Almost one in ten patients 'never' get to see their preferred GP

preferred patient

The latest GP Patient Survey has revealed that the number of patients who regularly get to see their preferred GP continues to decline. 

NHS England’s ‘GP Patient Survey – National summary report’, carried out by Ipsos MORI, found that nearly half of patients (49.2%) have a GP they prefer to see – while just over a third (35.3%) ‘always or almost always’ get to see this GP. This figure has fallen from 41.9% in July 2012 and from 36.7% in July 2015.

The survey also found that only 8.3% of patients ‘never or almost never’ get to see their preferred GP.

Other findings included one in four patients – 26% – saying that it was not easy to get through to someone at the GP surgery on the phone.

It also revealed that 19.3% of patients who were able to get an appointment saw or spoke to someone a week or more later – 0.8% up on July 2015 (18.5%).

Overall, patient satisfaction levels practically mirror last year’s figures. Some 85.2% of patients described the overall experience of their GP surgery as ‘good’ – 0.4% higher than the 2014-15 results.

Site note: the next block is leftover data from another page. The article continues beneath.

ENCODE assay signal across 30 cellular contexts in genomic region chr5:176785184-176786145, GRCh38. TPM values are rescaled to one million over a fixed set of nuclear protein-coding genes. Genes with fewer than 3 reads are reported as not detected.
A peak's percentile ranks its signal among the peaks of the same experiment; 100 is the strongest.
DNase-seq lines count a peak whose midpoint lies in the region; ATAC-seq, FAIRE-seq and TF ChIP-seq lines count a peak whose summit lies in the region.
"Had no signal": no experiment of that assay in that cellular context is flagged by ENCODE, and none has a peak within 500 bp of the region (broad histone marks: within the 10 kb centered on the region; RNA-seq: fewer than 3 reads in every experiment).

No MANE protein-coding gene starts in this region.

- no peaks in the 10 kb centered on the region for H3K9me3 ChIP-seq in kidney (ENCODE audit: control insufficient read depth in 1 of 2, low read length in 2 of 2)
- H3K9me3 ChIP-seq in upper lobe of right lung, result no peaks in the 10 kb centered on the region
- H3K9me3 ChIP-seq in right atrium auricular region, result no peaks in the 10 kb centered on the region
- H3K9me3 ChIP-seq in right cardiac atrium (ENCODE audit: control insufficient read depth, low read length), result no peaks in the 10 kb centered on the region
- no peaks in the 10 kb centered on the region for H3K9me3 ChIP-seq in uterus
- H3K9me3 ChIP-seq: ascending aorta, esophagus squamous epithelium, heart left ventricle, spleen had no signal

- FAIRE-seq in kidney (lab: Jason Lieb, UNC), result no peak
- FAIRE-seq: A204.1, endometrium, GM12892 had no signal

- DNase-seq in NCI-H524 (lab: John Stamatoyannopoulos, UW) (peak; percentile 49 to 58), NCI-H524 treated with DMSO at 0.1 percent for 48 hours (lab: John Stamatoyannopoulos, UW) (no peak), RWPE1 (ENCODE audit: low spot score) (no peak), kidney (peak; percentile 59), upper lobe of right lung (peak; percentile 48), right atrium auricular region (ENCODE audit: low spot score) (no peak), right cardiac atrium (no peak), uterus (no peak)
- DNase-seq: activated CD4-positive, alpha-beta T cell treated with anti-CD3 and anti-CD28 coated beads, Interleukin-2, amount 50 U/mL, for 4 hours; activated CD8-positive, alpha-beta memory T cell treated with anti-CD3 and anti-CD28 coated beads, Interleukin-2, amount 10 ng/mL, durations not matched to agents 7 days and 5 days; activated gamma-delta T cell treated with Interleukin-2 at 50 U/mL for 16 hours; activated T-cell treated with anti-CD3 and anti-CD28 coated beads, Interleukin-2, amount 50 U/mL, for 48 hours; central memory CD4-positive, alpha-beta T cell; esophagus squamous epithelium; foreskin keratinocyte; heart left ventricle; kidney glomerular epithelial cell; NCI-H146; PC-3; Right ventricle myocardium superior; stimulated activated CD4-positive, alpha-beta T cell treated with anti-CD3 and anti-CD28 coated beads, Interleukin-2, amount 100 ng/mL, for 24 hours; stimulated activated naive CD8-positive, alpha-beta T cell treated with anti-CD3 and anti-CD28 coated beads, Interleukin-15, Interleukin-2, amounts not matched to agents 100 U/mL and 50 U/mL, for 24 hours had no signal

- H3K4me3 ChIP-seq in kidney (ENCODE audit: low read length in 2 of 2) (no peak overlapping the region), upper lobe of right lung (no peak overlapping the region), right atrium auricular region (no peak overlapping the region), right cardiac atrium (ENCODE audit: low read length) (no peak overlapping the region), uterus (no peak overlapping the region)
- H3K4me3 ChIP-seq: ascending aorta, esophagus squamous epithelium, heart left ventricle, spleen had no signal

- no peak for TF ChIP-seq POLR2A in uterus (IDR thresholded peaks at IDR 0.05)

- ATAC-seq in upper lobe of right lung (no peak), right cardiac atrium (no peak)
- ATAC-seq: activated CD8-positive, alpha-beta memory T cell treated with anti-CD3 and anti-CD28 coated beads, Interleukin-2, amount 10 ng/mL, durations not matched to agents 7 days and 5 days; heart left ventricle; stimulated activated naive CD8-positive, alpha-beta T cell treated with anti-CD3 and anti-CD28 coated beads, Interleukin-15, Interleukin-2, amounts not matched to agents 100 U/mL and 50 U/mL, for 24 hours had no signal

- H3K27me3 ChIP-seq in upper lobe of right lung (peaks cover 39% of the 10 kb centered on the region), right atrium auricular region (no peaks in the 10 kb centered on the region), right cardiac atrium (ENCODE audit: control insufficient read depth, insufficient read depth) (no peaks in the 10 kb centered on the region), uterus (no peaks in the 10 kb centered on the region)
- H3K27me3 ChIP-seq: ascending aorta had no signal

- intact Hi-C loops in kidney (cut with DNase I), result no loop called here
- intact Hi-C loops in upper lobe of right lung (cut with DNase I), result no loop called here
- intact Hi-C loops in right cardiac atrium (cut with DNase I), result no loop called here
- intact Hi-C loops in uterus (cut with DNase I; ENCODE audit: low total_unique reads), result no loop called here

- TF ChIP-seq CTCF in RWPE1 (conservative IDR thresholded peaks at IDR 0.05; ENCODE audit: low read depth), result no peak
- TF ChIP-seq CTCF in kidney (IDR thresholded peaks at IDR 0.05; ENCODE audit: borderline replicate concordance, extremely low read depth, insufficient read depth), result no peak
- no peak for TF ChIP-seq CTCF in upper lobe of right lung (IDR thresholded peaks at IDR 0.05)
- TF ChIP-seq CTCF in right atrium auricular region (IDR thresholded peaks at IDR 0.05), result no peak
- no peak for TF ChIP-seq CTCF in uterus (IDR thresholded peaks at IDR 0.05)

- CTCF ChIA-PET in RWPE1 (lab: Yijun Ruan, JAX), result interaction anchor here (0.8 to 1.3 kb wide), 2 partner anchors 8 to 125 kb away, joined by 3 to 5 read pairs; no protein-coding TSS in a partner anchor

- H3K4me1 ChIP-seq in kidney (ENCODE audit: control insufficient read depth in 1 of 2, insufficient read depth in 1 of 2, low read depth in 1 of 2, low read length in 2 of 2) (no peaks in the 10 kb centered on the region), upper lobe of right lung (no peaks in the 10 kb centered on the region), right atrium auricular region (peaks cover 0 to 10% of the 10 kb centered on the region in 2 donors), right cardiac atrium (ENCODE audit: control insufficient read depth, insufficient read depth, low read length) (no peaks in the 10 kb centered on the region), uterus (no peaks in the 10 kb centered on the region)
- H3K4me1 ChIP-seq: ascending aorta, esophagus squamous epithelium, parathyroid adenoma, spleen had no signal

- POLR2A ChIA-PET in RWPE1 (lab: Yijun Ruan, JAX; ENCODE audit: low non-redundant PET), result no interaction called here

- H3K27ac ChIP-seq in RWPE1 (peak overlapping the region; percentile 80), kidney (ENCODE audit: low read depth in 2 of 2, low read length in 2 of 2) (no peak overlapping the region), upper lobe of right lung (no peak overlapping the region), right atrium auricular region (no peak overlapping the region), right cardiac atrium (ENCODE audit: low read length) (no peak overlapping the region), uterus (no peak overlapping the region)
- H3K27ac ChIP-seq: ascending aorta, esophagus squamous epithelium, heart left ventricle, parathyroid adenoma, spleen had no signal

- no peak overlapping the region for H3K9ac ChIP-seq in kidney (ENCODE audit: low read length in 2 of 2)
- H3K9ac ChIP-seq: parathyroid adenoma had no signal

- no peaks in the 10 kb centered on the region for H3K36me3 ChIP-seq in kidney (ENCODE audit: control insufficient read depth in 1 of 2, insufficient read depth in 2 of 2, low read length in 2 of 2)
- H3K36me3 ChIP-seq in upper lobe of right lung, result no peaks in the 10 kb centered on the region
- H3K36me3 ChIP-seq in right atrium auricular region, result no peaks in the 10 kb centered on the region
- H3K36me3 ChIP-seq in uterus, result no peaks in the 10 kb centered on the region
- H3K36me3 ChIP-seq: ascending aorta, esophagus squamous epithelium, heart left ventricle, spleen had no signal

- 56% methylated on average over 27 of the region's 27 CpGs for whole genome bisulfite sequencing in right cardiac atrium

The GP Patient Survey 2016 compiled responses from more than 800,000 people across the country on their experience of healthcare services provided by GP surgeries, including access to GP surgeries, making appointments, the quality of care received from GPs and practice nurses, satisfaction with opening hours and out-of-hours NHS services.

NHS England conceded there were ‘areas for improvement’ with fewer patients reporting that they can usually see their preferred GP, and a reduction in the number of patients with one or more long-standing health conditions saying they had enough support from local services or organisations.

NHS England director of primary care, Dr Arvind Madan, said: ‘The GP Patient Survey shows patients appreciate the fantastic job GPs and the wider primary care work force are doing in challenging times.

’The findings also reinforce the case for investing in and strengthening primary care, exactly as we are now doing.’

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